Operation Dry Streets: What Florida DUI police don’t need to know this St. Patrick’s Day weekend


D.U.I. Task Forces will conduct countywide Driving Under the Influence enforcement operations starting Friday, March 13 through Sunday, March 15; the Broward Sheriff’s Office reported on Monday. 


The Sheriff’s Office D.U.I. Task Force will join the Florida Sheriff’s Joint Task Force’s D.U.I. operation in “Operation Dry Streets” over the upcoming St. Patrick’s Day holiday weekend.


The goal of the operation “is to improve roadway safety within Broward County through public awareness and enforcement efforts with nightly high-visibility saturation patrols,” BSO said


Starting Friday, the DUI task forces will also cooperate with the Florida Highway Patrol, Hallandale Police Department, Fort Lauderdale Police Department, Pembroke Pines Police Department, and other municipal law enforcement agencies within Broward County to conduct countywide D.U.I. enforcement operations.


You Can say “No, Thank You” to police if you’re pulled over for DUI during St. Patrick’s Day 

If you are pulled over, be as polite to the police as possible - but don’t give them any information. You are NOT required to answer questions about how much you drank, you don’t have to do the sobriety exercises and you don’t even need to take a breathalyzer.  


You have the right to remain silent, and can’t be punished for refusing to answer questions. But be sure to tell the officer out loud that you want to remain silent. 


If DUI police approach you this St. Patrick’s Day weekend, you can say “No, thanks” to:

  • Questions about how much you drank
  • Field Sobriety Tests
  • A breath test / breathalyzer
  • A body and/ or a vehicle search 


This St. Patrick’s Day Weekend: Don’t do Field Sobriety Tests


You do not have to do the field sobriety test - the exercises are extremely difficult and sober people often fail. In a DUI investigation, you are not legally required to do anything. There is NO LEGAL PENALTY FOR REFUSING TO DO THE FIELD SOBRIETY EXERCISES in Florida. You won’t lose your driver's license. You have nothing to lose for simply saying "no."


If you refuse to do the exercises, you’ll likely be arrested. But the reality is - if an officer started a DUI investigation already - you’re likely getting arrested no matter what -- whether you do the exercises or not, and even if you complete them very well.  


Because there is no legal penalty for refusing field sobriety exercises, it’s in your best interest to just say “no” when the police or DUI officer asks you to do them. 



This St. Patrick’s Day Weekend: Don’t Take a Breath test or Breathalyzer 


A breathalyzer is a device that police use to analyze a sample of breath to measure your blood alcohol content. If the results come back as .08 or higher, you are presumed to be impaired by alcohol. 



If police think you’re drunk, they’ll arrest you even without a breathalyzer test. If you take the test, and blow below a 0.08, they may still arrest you anyway. Don’t freely give away any information that could be incriminating. 


Consequence of NOT taking a breath test:

Police will suspend your driver’s license for a year. But, this is a much better alternative than jail time. If you act quickly - within 10 days of your arrest - you can get a temporary hardship license for the entire period of your license suspension. If this is your second time refusing a breath test, things get a little more complicated and you can (unfortunately) be charged with an additional crime in Florida.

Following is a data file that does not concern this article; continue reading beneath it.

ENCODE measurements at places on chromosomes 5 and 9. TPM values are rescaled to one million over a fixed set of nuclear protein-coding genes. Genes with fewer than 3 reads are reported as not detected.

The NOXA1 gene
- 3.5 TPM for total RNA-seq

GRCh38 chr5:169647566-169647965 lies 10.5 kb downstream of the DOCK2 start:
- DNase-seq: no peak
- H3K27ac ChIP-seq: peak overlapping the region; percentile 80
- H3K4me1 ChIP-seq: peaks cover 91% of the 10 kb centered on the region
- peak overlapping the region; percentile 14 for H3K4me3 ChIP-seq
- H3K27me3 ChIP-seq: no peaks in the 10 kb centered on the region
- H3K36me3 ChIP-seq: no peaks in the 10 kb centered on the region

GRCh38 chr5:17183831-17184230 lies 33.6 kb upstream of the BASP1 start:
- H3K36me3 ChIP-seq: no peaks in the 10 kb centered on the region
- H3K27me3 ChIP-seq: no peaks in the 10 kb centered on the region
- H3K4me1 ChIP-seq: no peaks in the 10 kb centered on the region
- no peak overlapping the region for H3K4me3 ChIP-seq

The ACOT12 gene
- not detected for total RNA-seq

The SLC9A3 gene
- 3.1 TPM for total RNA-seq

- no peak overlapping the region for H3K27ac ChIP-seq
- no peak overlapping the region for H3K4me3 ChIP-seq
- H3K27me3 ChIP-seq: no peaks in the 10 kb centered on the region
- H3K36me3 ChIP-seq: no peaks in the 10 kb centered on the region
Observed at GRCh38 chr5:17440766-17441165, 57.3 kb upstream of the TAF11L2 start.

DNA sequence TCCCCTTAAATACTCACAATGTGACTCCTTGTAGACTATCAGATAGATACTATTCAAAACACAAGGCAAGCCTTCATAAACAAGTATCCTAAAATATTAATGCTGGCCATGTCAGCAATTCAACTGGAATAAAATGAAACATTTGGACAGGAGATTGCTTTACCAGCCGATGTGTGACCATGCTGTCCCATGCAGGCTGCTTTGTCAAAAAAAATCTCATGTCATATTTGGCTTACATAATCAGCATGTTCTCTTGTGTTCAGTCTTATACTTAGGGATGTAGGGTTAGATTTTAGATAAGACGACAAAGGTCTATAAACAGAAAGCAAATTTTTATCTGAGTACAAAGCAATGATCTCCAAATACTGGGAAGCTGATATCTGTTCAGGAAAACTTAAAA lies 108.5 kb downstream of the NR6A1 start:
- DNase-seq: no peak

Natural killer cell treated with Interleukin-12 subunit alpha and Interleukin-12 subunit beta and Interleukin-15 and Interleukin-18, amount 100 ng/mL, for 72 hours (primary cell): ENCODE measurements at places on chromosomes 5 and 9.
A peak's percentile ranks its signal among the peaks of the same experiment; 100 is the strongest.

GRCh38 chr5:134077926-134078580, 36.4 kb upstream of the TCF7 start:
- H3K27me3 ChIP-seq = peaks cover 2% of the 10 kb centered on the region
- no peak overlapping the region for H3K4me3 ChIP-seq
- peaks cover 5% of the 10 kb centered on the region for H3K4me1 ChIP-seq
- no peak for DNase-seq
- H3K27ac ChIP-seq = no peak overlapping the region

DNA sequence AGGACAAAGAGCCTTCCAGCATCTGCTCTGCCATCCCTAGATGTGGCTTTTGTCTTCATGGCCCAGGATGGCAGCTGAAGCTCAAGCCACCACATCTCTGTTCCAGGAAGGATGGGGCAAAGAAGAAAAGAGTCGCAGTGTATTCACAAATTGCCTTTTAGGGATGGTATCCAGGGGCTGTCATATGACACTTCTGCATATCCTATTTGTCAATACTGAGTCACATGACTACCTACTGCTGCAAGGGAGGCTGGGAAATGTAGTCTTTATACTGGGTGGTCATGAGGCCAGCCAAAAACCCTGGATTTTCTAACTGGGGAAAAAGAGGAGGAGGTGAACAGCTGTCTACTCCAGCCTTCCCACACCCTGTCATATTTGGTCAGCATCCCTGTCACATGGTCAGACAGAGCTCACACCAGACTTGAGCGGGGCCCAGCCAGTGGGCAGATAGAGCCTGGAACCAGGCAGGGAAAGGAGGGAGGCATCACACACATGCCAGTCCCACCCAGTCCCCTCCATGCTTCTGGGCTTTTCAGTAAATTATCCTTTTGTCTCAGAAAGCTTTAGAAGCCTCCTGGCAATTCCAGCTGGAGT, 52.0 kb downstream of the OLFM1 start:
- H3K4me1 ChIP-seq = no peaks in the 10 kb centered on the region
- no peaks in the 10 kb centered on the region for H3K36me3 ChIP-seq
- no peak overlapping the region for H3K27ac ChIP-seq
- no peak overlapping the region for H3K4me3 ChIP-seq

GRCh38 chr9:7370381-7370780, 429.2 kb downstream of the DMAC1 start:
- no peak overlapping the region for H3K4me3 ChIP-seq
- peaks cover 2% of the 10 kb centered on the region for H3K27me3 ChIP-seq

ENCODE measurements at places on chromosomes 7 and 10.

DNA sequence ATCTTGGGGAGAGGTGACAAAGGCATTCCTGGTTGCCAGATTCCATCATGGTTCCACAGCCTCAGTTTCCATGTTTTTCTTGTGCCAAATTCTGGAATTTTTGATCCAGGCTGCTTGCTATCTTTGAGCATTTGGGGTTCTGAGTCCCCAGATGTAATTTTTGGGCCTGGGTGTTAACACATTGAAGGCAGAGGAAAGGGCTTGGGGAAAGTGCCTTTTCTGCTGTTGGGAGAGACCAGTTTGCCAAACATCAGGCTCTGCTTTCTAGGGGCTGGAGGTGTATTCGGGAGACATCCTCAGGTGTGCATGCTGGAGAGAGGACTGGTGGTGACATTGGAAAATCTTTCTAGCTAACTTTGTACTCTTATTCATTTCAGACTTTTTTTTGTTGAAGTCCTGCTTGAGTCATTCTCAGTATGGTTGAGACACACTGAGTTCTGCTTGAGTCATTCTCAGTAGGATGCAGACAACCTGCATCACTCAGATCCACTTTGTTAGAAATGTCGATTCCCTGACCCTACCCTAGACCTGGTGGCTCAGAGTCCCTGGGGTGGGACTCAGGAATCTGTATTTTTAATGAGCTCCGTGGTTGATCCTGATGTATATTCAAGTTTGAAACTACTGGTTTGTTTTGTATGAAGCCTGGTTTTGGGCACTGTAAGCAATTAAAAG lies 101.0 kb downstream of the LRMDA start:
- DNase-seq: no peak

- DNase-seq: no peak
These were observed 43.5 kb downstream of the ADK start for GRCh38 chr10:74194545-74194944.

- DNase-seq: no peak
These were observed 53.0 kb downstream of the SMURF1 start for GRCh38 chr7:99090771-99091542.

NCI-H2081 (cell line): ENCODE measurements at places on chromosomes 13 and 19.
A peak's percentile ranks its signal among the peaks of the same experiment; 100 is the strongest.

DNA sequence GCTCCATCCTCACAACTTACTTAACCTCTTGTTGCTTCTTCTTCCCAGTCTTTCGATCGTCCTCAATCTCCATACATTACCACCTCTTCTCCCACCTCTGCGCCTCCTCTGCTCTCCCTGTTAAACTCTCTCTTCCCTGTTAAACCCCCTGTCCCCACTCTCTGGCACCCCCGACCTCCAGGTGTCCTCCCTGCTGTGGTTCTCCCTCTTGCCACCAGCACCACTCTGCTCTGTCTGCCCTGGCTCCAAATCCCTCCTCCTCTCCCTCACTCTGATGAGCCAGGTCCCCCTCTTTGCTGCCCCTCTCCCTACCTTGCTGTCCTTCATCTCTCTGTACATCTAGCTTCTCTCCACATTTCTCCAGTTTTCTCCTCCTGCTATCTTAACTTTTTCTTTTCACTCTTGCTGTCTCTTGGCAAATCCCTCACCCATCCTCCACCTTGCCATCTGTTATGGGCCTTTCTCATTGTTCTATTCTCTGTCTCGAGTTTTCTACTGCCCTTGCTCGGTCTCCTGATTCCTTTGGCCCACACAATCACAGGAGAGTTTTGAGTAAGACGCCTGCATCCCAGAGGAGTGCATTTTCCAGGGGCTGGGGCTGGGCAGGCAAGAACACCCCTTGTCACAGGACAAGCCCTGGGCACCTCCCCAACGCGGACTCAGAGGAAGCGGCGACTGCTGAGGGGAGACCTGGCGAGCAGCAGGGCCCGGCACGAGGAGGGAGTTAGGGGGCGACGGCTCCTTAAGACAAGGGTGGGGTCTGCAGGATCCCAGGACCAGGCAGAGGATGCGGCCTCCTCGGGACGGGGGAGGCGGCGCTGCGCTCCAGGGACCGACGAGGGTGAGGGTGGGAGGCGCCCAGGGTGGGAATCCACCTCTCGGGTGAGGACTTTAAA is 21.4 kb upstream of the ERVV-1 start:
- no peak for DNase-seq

This St. Patrick’s Day Weekend: Don’t Allow police to do a Body and/or Vehicle Search 


If a cop asks to search your body or your car, you can deny the request. Police generally need a warrant to search you or your property. During a traffic stop, however, rules are a bit different. Police only then need probable cause to search your car. This means police need more than a hunch - police need to have some facts or evidence to believe you’re involved in criminal activity to legally search your car. 


A New Danger: Texting and driving became a primary offense in 2019

Back in July 2019, a new Florida Law made texting and driving a primary offense - this means police officers can now pull you over for just texting. In the past, you’d have to commit a specific traffic violation before being stopped and pulled over by law enforcement in Florida. 

As South Florida DUI and criminal defense attorneys, one of our concerns with this law is that it may allow for police to pull someone over citing the reason as “texting,” even if it’s not truly the case. There’s no real way to prove someone was on their phone at the time they were pulled over, so it gets murky pretty quickly. 

This could potentially turn into a rouse to pull people over and start late night DUI investigations, leading to the illegal arrests of hundreds of people.

With the increased DUI enforcement this St. Patrick’s Day weekend in Fort Lauderdale and Broward County - be aware that getting pulled over for texting and driving is another way cops might try to initiate a DUI investigation. 

For more information on how to protect yourself if pulled over for texting and driving, check out our past blog. (P.S. you can politely decline a search of your phone as well - police need a warrant to access your device.)

For more DUI questions answered, visit our DUI FAQs.

If you're arrested for DUI over the St. Patrick's Day holiday ...

You're going to need a DUI attorney you can trust. Schedule a free strategy session with Adam or Manny at Rossen Law Firm to learn about how we'll fight your DUI charge and protect your rights. Remember, taking action within 10 days of your arrest is important if you want to keep your driver's license.  

Give us a call today to schedule a free DUI consultation:

See all locations Rossen Law Firm practices DUI Defense.


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